2010 in review: Japan remain on top in Asia

(IRB.COM) Sunday 2 January 2011

There was far more than pride, or even silverware, at stake in the third annual instalment of the HSBC Asian 5 Nations as Japan, Kazakhstan, Hong Kong, Arabian Gulf and Korea prepared for action, with all five sides acutely aware that the winners of the 2010 tournament would secure automatic qualification for Rugby World Cup 2011 in New Zealand.

Japan began as overwhelming favourites having won the inaugural competition in 2008 and successfully defended their title in 2009, completing both campaigns unbeaten, and the Brave Blossoms did not disappoint as they amassed a phenomenal 326 points in four landslide victories.

Coached by former All Black wing John Kirwan, Japan were simply irresistible throughout the tournament and their crushing 94–5 victory over Hong Kong at the Prince Chichibu Memorial Stadium in Tokyo in May confirmed they would maintain their proud record of appearing at every World Cup since 1987.

“We have achieved our first goal this year which was to qualify for the World Cup,” Kirwan said after his team had dispatched Hong Kong. “The players have worked very hard and that was our best performance in the competition so far. But there is a long way to go. This is a fantastic opportunity for the players whose dream is to play at a World Cup and hopefully we can show the Japanese style of rugby.”

The tournament kicked off in late April with the Arabian Gulf, playing their last Asian 5 Nations before disbanding to pave the way for its member nations to form their own Test sides, travelling to Kazakhstan and Korea going to Hong Kong.

Korea suffer heavy losses

Kazakhstan proved too strong for the Gulf in Almaty in a 43–28 triumph but it was Hong Kong who started the competition with a surprise result and a 32–8 victory over the Koreans courtesy of a brace of tries forward Nigel Clarke, plus one try each by fly half Keith Robertson and substitute wing Tom McQueen.

“This is an awesome start and just what we wanted,” said captain Simon Leung. “It was a great squad effort, but we have to keep our feet on the ground as we still have another three games to go.”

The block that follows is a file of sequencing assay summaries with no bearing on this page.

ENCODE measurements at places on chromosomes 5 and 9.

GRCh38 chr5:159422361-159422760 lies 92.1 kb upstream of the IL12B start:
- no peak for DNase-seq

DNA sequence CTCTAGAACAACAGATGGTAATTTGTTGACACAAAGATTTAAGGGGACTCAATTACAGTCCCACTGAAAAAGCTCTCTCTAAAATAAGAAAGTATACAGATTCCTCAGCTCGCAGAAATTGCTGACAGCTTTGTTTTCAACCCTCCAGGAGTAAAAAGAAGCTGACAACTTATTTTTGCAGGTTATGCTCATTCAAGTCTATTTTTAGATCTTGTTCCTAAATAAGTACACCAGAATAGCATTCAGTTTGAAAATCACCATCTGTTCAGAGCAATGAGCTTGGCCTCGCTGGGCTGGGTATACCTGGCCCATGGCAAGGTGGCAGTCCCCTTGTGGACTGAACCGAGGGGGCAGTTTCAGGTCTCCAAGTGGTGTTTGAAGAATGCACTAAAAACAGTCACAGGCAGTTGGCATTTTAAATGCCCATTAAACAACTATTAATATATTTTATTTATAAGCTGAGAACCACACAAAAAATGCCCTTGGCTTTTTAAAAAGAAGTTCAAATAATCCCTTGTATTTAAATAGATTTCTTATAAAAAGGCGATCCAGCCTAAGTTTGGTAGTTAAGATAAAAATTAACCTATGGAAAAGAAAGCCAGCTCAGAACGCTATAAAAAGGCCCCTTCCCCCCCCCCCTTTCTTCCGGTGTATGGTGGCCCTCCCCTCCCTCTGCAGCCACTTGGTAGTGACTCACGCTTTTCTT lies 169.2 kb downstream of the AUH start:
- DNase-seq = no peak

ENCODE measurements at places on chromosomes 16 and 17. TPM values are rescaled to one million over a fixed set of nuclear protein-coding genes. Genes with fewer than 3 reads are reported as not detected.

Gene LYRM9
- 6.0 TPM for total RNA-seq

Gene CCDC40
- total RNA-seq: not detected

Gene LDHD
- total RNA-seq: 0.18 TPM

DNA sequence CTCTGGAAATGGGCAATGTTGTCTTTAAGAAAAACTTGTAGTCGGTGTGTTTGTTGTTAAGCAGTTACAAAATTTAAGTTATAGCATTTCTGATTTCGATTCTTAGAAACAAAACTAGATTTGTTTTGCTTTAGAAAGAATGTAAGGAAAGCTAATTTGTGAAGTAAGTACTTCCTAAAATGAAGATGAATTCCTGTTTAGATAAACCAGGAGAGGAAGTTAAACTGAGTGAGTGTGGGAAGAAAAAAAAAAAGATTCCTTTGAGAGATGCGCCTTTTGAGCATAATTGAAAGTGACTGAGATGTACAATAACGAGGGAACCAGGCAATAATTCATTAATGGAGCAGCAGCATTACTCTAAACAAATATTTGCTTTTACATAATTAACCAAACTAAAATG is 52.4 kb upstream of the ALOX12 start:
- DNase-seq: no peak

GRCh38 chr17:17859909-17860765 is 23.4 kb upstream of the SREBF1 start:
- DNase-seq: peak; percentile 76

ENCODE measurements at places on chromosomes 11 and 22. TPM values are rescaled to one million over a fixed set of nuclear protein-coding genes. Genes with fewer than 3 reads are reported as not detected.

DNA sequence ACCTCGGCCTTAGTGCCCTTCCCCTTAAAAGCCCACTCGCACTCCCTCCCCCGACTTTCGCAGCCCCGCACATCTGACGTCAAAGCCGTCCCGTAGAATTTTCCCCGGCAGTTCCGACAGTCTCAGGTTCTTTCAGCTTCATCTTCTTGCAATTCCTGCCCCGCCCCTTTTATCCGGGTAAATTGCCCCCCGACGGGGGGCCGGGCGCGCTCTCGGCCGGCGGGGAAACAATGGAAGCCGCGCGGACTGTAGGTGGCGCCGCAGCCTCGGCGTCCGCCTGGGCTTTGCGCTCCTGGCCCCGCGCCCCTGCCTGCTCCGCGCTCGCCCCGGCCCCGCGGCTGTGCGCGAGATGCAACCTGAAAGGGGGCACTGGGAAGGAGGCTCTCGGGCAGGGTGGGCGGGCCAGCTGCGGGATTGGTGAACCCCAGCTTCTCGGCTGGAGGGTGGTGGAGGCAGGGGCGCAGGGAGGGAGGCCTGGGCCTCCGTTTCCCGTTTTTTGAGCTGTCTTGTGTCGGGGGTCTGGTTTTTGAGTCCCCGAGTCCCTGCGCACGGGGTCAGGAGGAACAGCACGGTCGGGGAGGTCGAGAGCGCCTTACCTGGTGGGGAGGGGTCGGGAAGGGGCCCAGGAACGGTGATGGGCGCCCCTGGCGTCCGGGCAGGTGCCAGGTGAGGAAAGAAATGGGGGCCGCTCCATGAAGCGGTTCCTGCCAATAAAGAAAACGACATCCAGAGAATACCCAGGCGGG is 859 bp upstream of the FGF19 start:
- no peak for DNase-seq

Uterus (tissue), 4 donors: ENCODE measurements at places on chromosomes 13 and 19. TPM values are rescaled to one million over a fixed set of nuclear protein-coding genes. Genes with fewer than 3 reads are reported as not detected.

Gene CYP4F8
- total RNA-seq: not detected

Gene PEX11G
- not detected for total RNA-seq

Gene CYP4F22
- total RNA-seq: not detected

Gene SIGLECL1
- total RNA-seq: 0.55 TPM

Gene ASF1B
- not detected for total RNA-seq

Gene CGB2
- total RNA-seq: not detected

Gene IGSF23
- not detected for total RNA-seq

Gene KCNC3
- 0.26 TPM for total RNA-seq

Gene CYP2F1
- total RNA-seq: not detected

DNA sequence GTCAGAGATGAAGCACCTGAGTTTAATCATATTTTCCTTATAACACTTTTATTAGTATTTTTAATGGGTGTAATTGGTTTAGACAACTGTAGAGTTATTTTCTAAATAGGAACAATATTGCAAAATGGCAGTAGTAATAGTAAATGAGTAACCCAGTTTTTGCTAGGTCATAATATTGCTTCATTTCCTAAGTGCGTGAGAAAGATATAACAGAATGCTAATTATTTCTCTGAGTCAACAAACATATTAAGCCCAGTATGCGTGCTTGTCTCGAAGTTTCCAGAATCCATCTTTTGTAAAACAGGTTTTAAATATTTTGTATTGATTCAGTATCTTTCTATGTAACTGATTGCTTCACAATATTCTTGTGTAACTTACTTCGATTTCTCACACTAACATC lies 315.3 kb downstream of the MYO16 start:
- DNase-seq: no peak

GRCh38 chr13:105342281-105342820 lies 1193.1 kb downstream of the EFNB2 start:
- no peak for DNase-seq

The Japanese meanwhile began against Korea in Kyungsang in early May and the defending champions made an immediate statement of intent with a crushing 71–13 victory over their hosts courtesy of five tries from flying wing Kosuke Endo.

The clash was the only away game of the campaign for Kirwan’s side and they returned to Tokyo to prepare for their remaining three games. The Arabian Gulf, were the first visitors to the Japanese capital and although the final 60–5 scoreline in favour of the home side suggested another rout, the Gulf XV were far from disgraced and grabbed a late consolation try from Sean Hurley.

“I couldn’t ask much more from the boys,” insisted Gulf captain Michael Cox-Hill. “We never gave up and proved that by scoring in the 76th minute. We can take a lot of credit for the way we played.”

World Cup berth for Japan

A week later Japan played host to Kazakhstan in the Prince Chichibu Memorial Stadium and if Kirwan’s side had been impressive in their opening two fixtures, they were simply irresistible against Kazakhstan in what proved to be a hugely one-sided encounter.

Shota Horie, Sione Vatuvei, Goshi Tachikawa and Koji Taira all crossed the line inside the first 17 minutes to stun the visitors and wrap up the available bonus point. Kazakhstan did reply midway through the first half through hooker Mikhail Solovyev but it was merely a temporary respite and Japan ran in 11 further tries to complete a 101–7 mauling that took them to the verge of World Cup qualification.